My eyes open. Matt says, “Someone is at the door, I think?”
My phone says it’s 5am. It can’t be anything good.
*bang bang* Definitely someone here.
I’m bleary-eyed and quasi-dressed when my neighbor at the door tells me that our sheep are out and she’s worried they’ll be hit in the road. I thank her and she’s off on her commute again.
Time to get up!
I had set up most of the fencing for a starting pasture. The ewes noticed the fencing coming out and baaed incessantly as I worked. It was probably seeing the fencing that prompted them to somehow unchain their gate (I am still not sure how this was accomplished without thumbs – I am baffled). Matt gathered the ewes farthest afield, and soon we had them all in the fenced area.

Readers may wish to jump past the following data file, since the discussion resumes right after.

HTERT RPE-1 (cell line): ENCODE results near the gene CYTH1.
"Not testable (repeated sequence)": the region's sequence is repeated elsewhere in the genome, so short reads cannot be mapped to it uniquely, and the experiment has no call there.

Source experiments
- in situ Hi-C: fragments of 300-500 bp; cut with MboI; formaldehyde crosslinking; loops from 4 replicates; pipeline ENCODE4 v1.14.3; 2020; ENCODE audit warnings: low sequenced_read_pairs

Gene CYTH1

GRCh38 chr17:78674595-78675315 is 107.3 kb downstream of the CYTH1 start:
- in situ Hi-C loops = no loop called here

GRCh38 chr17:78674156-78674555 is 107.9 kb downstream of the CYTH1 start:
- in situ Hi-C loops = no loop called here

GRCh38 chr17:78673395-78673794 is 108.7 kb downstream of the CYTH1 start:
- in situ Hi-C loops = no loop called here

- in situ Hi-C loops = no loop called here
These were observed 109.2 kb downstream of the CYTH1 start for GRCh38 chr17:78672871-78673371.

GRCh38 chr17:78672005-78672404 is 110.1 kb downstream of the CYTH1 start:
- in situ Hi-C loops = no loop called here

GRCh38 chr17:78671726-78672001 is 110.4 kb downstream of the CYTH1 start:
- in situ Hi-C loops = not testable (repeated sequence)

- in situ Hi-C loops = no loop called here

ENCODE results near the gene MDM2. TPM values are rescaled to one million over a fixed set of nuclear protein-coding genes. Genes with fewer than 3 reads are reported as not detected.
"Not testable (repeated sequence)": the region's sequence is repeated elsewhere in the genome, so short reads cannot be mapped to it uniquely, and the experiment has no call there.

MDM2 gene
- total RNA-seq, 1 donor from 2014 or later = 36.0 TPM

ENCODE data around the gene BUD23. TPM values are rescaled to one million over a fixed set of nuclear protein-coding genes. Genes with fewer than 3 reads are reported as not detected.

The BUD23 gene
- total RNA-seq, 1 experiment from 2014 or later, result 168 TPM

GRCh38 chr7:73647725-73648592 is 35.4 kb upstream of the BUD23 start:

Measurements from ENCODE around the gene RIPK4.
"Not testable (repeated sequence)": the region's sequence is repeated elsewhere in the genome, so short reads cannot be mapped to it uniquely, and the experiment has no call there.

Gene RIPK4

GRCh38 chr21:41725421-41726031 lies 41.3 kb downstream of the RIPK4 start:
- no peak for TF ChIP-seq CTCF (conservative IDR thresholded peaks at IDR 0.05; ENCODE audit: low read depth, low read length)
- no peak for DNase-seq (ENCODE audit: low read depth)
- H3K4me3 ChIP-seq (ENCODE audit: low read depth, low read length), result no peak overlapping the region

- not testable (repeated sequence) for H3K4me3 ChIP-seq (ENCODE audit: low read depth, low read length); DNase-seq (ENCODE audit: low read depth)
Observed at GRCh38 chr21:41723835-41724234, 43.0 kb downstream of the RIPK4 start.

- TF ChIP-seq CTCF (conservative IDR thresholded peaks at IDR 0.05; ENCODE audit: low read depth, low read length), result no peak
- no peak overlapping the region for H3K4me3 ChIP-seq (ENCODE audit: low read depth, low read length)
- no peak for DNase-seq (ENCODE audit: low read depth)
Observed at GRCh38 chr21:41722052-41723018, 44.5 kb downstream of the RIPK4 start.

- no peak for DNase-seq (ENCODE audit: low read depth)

But the lambs had never left the barn before and had no experience with electronet fence or following their mother outside of an enclosed space. Many were still in the barn, calling for Mom but afraid to go out. We realized many years ago that acting as a herd is a skill sheep learn. They have a basic instinct for it, but still have to learn the particulars. So as we chased the lambs, they scattered.
We lured the lambs into the creep and then shut them in. One by one, we caught the stragglers and then hand-carried each lamb from the creep in the barn to the pasture in front of the house. Carrying heavy, struggling lambs exhausted us both. An hour after the knock on the door, though, all of our sheep were neatly in pasture, eating up a storm.